Assessing Population Trend and Risk of Extinction for Cetaceans Lacking Long-
Term Census Baselines
Department of Environmental Biology and Fishery Science, National Taiwan Ocean University, Keelung, Taiwan
- *Corresponding Author:
- Dr. Shiang-Lin Huang
Department of Environmental Biology and Fishery Science
National Taiwan Ocean University, Keelung, Taiwan
E-mail: [email protected]
Received Date: November 20, 2013; Accepted Date: November 26, 2013; Published Date: December 02, 2013
Citation: Huang SL (2013) Assessing Population Trend and Risk of Extinction for Cetaceans Lacking Long-Term Census Baselines. J Biodivers Endanger Species 1:115. doi:10.4172/2332-2543.1000115
Copyright: © 2013 Huang SL. This is an open-access article distributed under the terms of the Creative Commons Attribution License, which permits unrestricted use, distribution, and reproduction in any medium, provided the original author and source are credited.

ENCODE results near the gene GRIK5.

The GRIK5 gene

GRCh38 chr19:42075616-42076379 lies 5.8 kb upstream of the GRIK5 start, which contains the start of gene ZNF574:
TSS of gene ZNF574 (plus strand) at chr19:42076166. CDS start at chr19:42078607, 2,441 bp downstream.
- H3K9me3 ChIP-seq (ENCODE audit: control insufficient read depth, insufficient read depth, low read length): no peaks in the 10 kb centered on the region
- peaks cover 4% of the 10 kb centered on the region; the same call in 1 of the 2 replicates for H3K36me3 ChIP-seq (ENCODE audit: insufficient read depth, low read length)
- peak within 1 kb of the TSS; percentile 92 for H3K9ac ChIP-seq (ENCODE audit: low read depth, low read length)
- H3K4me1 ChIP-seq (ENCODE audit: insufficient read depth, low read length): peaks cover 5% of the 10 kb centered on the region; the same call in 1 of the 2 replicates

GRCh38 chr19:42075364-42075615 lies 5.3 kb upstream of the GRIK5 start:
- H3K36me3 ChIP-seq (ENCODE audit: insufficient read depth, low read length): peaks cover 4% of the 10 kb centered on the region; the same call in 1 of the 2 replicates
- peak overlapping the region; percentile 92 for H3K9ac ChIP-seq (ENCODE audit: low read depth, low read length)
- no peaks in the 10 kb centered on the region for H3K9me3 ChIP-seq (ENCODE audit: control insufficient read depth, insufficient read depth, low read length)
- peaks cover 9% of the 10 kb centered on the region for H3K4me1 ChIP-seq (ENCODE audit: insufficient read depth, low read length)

Assessment of population trend and risk of extinction, essential for informed conservation, needs baselines including percentage of population decline, extent of occurrence, population size, population structure and probabilities of extinction. Construction of these baselines usually claims long-term census efforts that are often insufficient or even lacking for many cetaceans, especially for those nearby rapidly developing countries. Restricted to variation from current census techniques, however, the approach based on long-term census database is unlikely to detect early or recent sign of population decline. Here, I propose an integrative perspective, the systematic demographic analysis, to solve life history and demographic parameters essential for status and risk assessment for the cetacean populations. Transect technique with the aid of GPS records and environmental characteristics can be used to estimate population abundance and figure the extent of occurrence and critical habitat, information essential for sound habitat protection. Capturemark- recapture technique based on the database from individual photo-ID histories can be used to estimate population size, apparent survival rate and life history parameters. Collections of stranded and by caught carcasses can be used to solve life history parameters, age-specific survivorships or mortality rates and population genetic diversity indirectly relating to population size. Applications of population viability analysis to above parameters such as VORTEX model or other individual-based stage/age matrix model that factors the stochasticity and uncertainty can be used to solve the likely range of rate of decline and extinction risk of threatened population. Finally, I emphasize the need to integrate the histories of long-term land use and landscape change when formulating habitat management programme for the rare and/or endangered populations to avoid skipping the low-sighting habitat from intense anthropogenic impacts.